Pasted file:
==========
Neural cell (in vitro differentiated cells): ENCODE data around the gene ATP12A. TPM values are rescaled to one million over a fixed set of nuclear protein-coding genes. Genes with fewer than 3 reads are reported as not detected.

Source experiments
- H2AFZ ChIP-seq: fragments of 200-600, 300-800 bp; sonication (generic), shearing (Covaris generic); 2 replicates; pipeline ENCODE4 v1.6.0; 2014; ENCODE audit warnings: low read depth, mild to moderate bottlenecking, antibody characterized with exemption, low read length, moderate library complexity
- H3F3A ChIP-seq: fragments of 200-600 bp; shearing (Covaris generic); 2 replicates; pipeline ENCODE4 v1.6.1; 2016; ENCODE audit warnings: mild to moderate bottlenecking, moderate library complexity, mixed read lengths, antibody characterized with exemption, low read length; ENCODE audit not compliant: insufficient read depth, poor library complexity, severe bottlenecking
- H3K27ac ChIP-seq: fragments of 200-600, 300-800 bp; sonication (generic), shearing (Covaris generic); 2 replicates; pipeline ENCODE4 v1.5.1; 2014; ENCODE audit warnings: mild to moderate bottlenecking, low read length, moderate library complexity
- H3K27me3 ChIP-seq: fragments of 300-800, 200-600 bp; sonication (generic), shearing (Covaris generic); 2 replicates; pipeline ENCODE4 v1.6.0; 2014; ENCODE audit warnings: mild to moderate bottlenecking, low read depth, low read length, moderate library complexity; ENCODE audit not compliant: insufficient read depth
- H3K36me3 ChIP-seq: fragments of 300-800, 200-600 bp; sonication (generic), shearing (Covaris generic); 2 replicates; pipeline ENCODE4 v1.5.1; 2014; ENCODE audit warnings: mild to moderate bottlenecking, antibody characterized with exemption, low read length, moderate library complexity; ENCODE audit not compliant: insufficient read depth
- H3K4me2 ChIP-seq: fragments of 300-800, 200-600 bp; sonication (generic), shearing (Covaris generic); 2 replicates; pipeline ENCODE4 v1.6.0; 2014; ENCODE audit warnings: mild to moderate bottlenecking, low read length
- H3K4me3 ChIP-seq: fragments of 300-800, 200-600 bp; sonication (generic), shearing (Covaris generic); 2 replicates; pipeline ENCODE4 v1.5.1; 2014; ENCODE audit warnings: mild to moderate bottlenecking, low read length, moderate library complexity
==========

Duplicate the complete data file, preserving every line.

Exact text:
Neural cell (in vitro differentiated cells): ENCODE data around the gene ATP12A. TPM values are rescaled to one million over a fixed set of nuclear protein-coding genes. Genes with fewer than 3 reads are reported as not detected.

Source experiments
- H2AFZ ChIP-seq: fragments of 200-600, 300-800 bp; sonication (generic), shearing (Covaris generic); 2 replicates; pipeline ENCODE4 v1.6.0; 2014; ENCODE audit warnings: low read depth, mild to moderate bottlenecking, antibody characterized with exemption, low read length, moderate library complexity
- H3F3A ChIP-seq: fragments of 200-600 bp; shearing (Covaris generic); 2 replicates; pipeline ENCODE4 v1.6.1; 2016; ENCODE audit warnings: mild to moderate bottlenecking, moderate library complexity, mixed read lengths, antibody characterized with exemption, low read length; ENCODE audit not compliant: insufficient read depth, poor library complexity, severe bottlenecking
- H3K27ac ChIP-seq: fragments of 200-600, 300-800 bp; sonication (generic), shearing (Covaris generic); 2 replicates; pipeline ENCODE4 v1.5.1; 2014; ENCODE audit warnings: mild to moderate bottlenecking, low read length, moderate library complexity
- H3K27me3 ChIP-seq: fragments of 300-800, 200-600 bp; sonication (generic), shearing (Covaris generic); 2 replicates; pipeline ENCODE4 v1.6.0; 2014; ENCODE audit warnings: mild to moderate bottlenecking, low read depth, low read length, moderate library complexity; ENCODE audit not compliant: insufficient read depth
- H3K36me3 ChIP-seq: fragments of 300-800, 200-600 bp; sonication (generic), shearing (Covaris generic); 2 replicates; pipeline ENCODE4 v1.5.1; 2014; ENCODE audit warnings: mild to moderate bottlenecking, antibody characterized with exemption, low read length, moderate library complexity; ENCODE audit not compliant: insufficient read depth
- H3K4me2 ChIP-seq: fragments of 300-800, 200-600 bp; sonication (generic), shearing (Covaris generic); 2 replicates; pipeline ENCODE4 v1.6.0; 2014; ENCODE audit warnings: mild to moderate bottlenecking, low read length
- H3K4me3 ChIP-seq: fragments of 300-800, 200-600 bp; sonication (generic), shearing (Covaris generic); 2 replicates; pipeline ENCODE4 v1.5.1; 2014; ENCODE audit warnings: mild to moderate bottlenecking, low read length, moderate library complexity